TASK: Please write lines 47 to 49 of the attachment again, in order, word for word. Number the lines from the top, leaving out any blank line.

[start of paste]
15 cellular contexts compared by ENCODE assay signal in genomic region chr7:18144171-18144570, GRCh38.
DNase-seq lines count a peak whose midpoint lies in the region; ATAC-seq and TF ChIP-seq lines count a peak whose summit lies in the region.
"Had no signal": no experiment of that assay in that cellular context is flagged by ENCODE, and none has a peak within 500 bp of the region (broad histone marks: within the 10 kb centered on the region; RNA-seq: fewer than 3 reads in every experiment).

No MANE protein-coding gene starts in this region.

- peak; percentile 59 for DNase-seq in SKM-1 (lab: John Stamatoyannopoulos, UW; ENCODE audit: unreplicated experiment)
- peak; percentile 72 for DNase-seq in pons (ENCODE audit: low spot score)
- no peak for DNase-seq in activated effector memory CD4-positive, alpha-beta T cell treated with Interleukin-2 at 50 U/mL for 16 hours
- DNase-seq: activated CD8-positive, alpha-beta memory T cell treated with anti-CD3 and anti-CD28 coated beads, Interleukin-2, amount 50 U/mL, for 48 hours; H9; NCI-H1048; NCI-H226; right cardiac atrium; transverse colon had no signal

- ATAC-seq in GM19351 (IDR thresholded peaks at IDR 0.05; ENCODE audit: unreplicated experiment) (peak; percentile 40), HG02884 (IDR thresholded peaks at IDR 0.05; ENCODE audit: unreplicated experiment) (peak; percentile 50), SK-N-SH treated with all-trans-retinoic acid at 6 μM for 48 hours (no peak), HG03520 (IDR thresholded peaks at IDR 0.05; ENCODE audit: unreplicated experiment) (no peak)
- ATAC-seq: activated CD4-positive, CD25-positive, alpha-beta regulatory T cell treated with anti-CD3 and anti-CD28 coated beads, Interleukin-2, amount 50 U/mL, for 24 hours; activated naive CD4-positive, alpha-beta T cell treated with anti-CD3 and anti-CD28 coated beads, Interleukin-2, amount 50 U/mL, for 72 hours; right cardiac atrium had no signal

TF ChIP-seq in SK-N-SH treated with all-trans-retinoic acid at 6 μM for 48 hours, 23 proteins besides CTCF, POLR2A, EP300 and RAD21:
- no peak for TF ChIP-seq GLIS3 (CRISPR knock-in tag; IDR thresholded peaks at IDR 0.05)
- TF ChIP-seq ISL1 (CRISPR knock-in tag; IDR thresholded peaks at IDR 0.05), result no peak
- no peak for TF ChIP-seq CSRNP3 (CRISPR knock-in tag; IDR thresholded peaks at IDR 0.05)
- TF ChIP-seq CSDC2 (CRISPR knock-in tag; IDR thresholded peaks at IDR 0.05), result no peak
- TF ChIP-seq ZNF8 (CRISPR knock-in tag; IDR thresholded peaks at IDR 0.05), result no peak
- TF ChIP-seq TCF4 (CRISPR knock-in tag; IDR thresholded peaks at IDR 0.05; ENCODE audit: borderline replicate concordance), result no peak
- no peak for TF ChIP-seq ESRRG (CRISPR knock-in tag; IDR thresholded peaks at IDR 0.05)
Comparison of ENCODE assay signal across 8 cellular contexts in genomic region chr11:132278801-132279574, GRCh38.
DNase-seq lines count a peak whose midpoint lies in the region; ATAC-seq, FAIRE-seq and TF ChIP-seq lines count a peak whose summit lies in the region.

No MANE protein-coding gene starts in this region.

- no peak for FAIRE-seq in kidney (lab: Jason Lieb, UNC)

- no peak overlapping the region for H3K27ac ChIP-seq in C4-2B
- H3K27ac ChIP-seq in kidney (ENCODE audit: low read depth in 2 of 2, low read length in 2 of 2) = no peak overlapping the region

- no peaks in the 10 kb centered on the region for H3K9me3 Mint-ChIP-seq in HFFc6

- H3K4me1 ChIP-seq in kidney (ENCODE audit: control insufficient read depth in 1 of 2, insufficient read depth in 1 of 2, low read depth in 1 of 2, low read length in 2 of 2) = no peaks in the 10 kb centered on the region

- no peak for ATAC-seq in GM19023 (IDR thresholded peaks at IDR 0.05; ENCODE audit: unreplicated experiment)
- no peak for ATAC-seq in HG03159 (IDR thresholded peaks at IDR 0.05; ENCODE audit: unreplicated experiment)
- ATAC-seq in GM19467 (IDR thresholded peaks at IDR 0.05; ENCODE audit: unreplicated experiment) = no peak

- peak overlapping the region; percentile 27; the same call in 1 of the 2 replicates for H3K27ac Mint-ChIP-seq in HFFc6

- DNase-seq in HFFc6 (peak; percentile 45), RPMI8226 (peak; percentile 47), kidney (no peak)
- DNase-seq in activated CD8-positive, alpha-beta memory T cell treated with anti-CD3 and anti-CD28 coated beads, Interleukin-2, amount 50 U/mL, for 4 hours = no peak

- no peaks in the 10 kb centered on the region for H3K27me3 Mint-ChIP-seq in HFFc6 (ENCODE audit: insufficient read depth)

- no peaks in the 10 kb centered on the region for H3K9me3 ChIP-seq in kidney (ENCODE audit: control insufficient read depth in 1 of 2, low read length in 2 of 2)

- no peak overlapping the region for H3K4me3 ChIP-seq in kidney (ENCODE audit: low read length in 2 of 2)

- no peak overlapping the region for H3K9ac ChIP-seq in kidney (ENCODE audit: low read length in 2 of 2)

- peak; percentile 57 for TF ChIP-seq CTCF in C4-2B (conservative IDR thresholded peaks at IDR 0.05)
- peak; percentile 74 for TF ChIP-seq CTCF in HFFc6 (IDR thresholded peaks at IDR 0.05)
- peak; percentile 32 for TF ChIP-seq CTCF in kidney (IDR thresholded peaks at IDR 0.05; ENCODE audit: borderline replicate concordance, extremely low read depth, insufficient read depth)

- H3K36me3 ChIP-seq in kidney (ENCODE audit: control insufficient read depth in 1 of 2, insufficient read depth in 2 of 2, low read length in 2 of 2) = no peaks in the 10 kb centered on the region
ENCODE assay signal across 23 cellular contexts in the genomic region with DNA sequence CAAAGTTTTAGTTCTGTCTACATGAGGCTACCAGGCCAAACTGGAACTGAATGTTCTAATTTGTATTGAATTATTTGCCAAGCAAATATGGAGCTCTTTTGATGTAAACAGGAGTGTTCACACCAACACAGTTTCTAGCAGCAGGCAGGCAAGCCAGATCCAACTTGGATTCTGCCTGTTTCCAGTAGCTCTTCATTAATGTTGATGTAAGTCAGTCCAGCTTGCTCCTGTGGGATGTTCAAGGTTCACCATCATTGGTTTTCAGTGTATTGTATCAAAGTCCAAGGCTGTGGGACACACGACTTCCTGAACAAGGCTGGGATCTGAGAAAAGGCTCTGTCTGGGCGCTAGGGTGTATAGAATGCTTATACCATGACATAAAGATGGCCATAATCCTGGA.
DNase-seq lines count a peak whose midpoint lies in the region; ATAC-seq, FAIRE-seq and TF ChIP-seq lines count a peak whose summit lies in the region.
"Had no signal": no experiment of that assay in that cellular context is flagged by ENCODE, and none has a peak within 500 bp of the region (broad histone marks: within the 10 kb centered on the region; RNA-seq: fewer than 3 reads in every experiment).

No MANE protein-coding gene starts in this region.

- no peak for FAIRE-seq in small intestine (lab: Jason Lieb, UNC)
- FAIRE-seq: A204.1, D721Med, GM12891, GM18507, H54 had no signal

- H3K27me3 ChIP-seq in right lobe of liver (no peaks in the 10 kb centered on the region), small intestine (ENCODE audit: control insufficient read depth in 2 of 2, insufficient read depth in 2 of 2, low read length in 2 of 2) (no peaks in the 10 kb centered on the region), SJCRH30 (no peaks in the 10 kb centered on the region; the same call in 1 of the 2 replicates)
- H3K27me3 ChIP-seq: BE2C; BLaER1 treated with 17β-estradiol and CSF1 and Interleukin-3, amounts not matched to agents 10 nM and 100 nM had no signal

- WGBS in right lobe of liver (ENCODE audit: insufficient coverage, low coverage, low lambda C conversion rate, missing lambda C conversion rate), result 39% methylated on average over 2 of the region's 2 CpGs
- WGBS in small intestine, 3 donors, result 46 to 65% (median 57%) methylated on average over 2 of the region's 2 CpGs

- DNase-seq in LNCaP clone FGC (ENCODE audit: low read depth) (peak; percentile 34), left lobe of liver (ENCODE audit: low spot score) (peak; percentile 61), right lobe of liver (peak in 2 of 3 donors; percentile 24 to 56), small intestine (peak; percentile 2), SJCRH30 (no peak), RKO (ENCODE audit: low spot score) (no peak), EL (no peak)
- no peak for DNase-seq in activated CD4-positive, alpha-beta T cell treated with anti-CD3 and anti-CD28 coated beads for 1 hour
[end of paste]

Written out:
- H3K27me3 ChIP-seq in right lobe of liver (no peaks in the 10 kb centered on the region), small intestine (ENCODE audit: control insufficient read depth in 2 of 2, insufficient read depth in 2 of 2, low read length in 2 of 2) (no peaks in the 10 kb centered on the region), SJCRH30 (no peaks in the 10 kb centered on the region; the same call in 1 of the 2 replicates)
- H3K27me3 ChIP-seq: BE2C; BLaER1 treated with 17β-estradiol and CSF1 and Interleukin-3, amounts not matched to agents 10 nM and 100 nM had no signal

- WGBS in right lobe of liver (ENCODE audit: insufficient coverage, low coverage, low lambda C conversion rate, missing lambda C conversion rate), result 39% methylated on average over 2 of the region's 2 CpGs